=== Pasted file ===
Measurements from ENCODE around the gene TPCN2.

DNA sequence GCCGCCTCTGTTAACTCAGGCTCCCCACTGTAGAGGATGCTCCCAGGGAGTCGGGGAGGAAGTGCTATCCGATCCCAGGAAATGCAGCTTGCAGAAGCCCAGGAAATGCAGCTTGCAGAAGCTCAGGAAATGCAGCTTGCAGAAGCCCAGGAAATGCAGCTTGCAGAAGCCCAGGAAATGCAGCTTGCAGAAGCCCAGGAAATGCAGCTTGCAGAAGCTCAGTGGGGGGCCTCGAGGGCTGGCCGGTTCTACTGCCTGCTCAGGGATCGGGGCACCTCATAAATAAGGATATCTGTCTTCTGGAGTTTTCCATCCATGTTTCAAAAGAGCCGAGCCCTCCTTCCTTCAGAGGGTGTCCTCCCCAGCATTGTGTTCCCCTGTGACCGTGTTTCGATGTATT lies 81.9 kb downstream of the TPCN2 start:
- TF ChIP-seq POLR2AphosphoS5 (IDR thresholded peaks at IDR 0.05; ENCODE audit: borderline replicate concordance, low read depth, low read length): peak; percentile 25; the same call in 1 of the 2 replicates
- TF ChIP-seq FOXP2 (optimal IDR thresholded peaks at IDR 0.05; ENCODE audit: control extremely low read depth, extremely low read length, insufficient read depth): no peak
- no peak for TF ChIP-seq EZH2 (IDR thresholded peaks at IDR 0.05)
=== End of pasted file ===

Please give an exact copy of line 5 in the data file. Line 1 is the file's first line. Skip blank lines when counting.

- no peak for TF ChIP-seq EZH2 (IDR thresholded peaks at IDR 0.05)